Tuesday, February 25, 2014

Review: I Love It Rough by Michael Mandrake

I Love It Rough
by Michael Mandrake
Published February 17th 2014 by Triad Literary

My Rating: 4 of 5 Stars

Sequel to I like Em Pretty

Livin’ in N’awlins ain’t all that easy…

Kajika Fortier loves his job, the attention he gets from onlookers, and Frankie Choteau. However, his new partner’s jealousy, mood swings, and over protectiveness drives Kajika to the brink but at the same time, excites him to no end. 

To complicate things further, a murderer is on the loose looking for blood. All three of the killer’s victims are strippers which not only makes Frankie nervous about Kajika’s safety but leaves him questioning his love for being a homicide detective. Coupled with the stresses of cold cases as well as some fellow officers shunning him for coming out, Frankie is having second thoughts about staying in New Orleans. Despite the encouragement from Vance, Kenina, and Orrin as well as new chief Quinn Murray, Frankie is wondering if his life’s passion really is to catch the killers. 

Will the new couple survive these new issues that impede their nearly perfect union? Or will the relationship fail, thus leaving Kajika alone and a target for New Orleans latest serial killer? Detective Choteau and Kajika’s commitment to one another is being tested in more ways than one and they only have one another to lean on.

I Love It Rough continues the story of exotic dancer Kajika and his lover, Det. Frankie Choteau. Where the first book, I Like 'Em Pretty, was more of a telling of how the relationship between these two men began, this one is about their relationship breaking down. The time when each man start questioning their roles in their relationship as well as their willingness to compromise. Could this be the turning point of a romance that should have been the forever kind?

Frankie is having second thoughts about his job as a police detective. It is not really surprising for he had been on the verge of a burn out. He sees no way out from all of the violence and tragedies happening on the streets. He sees no good developments in the cases that have struck him personally and it is hitting him hard. His first reaction is to protect his Kajika. He wants him to quit working as a dancer, stay at home and be there when he comes home late. 

Before he could say anything, tragedy strikes. Lana, a long-time friend and mentor of Kajika, is found murdered in her apartment. Scared and feeling over-stretched, Frankie voices out his demands to his lover. Obviously this was not a good idea as Kajika lashes out in rebellion then ups and leaves. 

Their relationship had reached an impasse. This is when the story turns from the ordinary to the... paranormal.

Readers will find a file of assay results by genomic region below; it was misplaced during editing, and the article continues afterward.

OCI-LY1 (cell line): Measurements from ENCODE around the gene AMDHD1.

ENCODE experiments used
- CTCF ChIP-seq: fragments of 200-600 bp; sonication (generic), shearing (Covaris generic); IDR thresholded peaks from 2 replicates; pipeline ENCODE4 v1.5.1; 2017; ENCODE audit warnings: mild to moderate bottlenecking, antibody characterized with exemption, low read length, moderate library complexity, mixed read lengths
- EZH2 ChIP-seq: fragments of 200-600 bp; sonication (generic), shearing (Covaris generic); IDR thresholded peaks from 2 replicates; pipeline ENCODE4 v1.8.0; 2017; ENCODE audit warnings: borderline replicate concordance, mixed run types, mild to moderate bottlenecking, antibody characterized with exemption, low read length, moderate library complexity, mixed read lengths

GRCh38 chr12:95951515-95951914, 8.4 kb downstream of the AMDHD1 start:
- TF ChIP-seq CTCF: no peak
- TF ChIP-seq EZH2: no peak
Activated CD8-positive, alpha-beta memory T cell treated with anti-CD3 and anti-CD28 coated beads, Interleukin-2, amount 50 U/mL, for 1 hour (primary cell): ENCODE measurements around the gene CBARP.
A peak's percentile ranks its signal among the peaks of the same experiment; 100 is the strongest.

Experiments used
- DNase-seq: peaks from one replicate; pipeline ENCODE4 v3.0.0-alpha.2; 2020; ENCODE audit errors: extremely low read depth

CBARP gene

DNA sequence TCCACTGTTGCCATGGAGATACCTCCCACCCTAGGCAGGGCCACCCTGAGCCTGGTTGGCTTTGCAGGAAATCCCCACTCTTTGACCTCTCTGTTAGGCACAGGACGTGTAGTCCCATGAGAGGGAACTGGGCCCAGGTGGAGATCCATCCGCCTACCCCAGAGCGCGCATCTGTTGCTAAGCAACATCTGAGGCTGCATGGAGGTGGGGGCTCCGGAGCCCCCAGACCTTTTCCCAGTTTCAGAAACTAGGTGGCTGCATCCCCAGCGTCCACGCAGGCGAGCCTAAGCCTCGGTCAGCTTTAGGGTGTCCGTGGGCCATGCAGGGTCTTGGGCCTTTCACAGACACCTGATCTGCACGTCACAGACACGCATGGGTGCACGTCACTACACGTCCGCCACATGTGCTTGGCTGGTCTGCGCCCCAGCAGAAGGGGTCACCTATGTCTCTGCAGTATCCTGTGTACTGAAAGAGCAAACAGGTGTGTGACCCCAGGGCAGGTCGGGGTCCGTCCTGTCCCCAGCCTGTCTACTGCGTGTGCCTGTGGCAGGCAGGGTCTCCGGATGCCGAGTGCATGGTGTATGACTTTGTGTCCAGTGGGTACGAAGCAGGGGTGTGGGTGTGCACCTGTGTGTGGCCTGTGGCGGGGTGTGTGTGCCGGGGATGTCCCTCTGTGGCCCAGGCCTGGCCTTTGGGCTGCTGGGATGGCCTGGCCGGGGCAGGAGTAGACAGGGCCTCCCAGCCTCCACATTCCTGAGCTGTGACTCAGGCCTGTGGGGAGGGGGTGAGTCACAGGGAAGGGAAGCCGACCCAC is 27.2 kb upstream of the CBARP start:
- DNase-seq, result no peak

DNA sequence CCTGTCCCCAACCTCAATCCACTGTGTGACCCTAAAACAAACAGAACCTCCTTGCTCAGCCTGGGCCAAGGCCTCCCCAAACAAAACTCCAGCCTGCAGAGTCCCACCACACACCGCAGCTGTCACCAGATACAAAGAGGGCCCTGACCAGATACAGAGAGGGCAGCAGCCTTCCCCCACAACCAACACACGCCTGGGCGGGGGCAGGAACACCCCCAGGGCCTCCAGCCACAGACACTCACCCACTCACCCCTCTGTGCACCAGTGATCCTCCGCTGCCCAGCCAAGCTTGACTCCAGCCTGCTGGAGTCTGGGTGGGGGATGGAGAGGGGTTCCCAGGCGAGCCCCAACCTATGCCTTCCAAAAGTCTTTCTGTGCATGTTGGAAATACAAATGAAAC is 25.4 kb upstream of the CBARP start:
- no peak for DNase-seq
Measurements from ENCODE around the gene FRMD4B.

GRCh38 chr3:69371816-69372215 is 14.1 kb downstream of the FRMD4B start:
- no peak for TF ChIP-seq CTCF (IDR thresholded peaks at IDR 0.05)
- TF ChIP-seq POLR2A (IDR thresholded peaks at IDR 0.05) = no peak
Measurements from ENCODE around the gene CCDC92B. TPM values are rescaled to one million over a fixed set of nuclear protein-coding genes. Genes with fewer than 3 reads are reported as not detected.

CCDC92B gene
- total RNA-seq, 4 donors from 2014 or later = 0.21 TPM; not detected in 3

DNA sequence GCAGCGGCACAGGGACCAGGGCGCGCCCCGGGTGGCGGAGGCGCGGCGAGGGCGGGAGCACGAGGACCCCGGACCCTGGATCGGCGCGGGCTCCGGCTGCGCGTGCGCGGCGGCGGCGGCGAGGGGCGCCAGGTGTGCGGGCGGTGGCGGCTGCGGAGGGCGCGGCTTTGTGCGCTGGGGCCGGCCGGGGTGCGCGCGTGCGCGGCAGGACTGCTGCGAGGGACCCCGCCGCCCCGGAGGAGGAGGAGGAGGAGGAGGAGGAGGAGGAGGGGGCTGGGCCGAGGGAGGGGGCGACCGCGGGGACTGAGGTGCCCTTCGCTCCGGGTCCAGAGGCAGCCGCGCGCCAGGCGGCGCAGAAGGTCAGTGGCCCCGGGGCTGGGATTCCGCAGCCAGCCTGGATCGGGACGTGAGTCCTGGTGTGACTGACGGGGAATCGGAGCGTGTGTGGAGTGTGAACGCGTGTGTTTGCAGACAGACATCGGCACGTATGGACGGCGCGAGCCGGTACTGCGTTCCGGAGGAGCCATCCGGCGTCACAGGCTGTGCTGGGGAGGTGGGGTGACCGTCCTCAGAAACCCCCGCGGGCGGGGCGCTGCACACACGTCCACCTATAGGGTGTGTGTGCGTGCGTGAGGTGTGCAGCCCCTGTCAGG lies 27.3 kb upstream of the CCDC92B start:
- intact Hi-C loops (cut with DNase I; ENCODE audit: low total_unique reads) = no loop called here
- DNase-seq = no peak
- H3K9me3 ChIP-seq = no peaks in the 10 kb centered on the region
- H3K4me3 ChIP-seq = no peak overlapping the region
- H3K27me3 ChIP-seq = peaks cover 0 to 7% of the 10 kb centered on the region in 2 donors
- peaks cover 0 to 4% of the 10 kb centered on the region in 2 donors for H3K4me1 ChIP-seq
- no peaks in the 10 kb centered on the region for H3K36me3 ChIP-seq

As each man go their separate ways, we find Kajika discovering something strange. He had encountered not one, but two of himself while in New Orleans and had thought of the sightings as his imagination gone amok. But then, he encounters this supposed apparition in the form of an uncle, or rather, four times  grand uncle, Ryland Durand. 

Who just happens to be an immortal. A vampire. 

Kajika and Ryland start getting to know each other and talk about their shared family history. And Frankie. Before long, Ryland shows Kajika what his role as a lover and partner should be. 

On the other hand, we have Frankie doing much what he usually does: investigating. Waking up to a missing Frankie who does not return his calls, his despair turns to anger and soon, he is his 'normal' self and realizes that he is an effective investigator and was better off as one. Not too long after, he receives a tip on a soon-to-be-cold-case that takes him out of town and accompanied by Orrin, a young detective he had always found attractive. While on their trip, the heat turned up and what should not have, happened. Or rather, almost did.

As the separate stories of Kajika and Frankie unfold, readers are treated to a supporting cast characters and developing sub-plot. In this sub-plot, that irritating presence of Kenina Porter is still irritating, there is the introduction of a new police chief making changes in the precinct that will greatly affect Frankie's job, and then there are Orrin and Vance. Kanina is the curiousity. She plays an important role in the arc. What it is? No idea. It will be revealed. 

Michael Mandrake has written an exasperatingly frustrating second installment that leaves its readers wanting for more. This has a surprise ending, one which screamed of a third book. I want to know what Frankie's next move is going to be; how the whole Orrin affair is going to play out; how Kajika is going to react to the development in his relationship with Frankie; and finally, what or who is that killer out there on the loose and still doing his thing.

My initial reaction after reading this story was one of surprise and frustration. However, as I was mulling over the turn of events and the way the two stories developed, I realized that my reactions were exactly what the author wanted. He touches on subject matters that no one really wants to face and he did handle this well. Now all we need to do as readers is: wait for that third installment.

Note: Review based on eARC provided by author.

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